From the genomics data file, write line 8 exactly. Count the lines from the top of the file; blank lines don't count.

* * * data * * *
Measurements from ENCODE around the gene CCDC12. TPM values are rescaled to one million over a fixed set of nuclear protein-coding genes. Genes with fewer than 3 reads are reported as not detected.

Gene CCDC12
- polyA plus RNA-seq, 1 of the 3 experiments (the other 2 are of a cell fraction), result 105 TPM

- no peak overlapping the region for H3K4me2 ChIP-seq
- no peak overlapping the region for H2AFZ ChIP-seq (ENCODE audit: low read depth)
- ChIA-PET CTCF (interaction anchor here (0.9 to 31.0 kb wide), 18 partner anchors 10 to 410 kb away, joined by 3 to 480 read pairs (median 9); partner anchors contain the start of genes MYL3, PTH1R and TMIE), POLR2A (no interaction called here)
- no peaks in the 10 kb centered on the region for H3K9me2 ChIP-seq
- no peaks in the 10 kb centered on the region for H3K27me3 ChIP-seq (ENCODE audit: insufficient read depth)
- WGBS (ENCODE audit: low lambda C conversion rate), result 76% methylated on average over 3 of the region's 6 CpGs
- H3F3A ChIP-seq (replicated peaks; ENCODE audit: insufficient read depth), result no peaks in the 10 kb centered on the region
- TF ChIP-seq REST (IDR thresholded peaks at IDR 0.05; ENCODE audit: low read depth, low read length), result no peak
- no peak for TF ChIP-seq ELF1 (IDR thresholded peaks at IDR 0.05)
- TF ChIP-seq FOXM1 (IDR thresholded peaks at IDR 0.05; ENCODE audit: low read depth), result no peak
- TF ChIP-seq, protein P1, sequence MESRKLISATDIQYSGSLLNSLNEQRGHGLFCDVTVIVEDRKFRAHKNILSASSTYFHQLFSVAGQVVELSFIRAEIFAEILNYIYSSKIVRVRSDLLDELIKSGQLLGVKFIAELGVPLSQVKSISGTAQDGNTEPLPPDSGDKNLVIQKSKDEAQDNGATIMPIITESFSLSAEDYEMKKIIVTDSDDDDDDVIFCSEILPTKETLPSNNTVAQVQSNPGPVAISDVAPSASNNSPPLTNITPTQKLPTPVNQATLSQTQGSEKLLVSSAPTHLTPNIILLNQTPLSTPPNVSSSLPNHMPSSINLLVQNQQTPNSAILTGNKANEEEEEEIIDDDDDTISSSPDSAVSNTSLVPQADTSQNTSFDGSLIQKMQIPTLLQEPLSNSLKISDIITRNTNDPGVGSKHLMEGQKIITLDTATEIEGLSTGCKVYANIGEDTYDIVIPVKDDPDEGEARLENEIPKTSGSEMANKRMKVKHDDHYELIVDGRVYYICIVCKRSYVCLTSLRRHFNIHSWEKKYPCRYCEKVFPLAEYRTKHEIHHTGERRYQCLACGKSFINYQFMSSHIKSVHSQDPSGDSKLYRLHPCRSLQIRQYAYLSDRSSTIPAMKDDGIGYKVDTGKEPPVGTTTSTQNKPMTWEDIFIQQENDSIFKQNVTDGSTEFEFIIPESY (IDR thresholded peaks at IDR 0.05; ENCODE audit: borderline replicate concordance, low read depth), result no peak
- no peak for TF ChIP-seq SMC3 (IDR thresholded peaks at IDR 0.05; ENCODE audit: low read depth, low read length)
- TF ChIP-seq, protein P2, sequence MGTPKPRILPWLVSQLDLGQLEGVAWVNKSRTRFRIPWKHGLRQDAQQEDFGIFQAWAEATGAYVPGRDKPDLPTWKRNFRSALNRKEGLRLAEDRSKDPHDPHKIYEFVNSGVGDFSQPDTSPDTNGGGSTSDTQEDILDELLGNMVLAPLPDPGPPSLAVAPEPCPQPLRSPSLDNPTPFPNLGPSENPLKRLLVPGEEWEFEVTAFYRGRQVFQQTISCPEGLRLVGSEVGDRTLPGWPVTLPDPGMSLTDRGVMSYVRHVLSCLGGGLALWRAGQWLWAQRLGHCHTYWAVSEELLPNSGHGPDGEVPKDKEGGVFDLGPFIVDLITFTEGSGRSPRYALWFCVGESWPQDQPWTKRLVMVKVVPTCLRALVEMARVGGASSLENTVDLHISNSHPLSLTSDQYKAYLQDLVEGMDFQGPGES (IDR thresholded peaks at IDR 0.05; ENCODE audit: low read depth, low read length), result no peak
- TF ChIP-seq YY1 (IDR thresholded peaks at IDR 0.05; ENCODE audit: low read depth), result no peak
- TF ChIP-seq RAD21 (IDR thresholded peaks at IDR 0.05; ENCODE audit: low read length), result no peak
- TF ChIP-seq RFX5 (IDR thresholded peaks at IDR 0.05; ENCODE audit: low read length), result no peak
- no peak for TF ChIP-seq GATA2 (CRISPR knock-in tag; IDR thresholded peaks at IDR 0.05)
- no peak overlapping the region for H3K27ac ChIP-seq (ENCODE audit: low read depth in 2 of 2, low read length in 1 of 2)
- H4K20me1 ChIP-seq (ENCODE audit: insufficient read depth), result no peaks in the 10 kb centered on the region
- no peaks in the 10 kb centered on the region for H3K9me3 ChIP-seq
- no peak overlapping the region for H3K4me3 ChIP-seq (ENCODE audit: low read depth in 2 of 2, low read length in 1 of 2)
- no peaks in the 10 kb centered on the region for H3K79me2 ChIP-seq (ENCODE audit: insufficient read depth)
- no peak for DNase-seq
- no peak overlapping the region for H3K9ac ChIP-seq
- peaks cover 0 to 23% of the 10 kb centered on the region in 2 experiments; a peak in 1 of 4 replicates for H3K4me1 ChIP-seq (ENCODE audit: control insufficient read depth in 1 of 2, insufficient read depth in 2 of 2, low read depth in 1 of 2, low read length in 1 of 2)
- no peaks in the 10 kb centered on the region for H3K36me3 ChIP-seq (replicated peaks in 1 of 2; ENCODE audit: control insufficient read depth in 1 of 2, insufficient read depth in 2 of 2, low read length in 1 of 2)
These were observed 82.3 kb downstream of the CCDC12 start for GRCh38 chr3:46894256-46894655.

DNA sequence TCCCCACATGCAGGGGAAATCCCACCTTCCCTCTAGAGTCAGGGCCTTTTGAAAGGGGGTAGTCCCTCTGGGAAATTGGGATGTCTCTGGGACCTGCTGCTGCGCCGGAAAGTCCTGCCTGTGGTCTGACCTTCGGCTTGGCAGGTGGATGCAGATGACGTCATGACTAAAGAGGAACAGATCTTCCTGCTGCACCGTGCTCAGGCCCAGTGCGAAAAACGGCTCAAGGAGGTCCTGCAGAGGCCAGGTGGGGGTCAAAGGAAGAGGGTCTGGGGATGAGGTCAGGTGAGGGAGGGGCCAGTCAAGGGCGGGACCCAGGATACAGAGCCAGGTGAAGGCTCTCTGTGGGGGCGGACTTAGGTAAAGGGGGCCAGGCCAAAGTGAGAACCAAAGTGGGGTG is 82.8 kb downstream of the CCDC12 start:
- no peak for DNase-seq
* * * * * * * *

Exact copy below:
- no peaks in the 10 kb centered on the region for H3K27me3 ChIP-seq (ENCODE audit: insufficient read depth)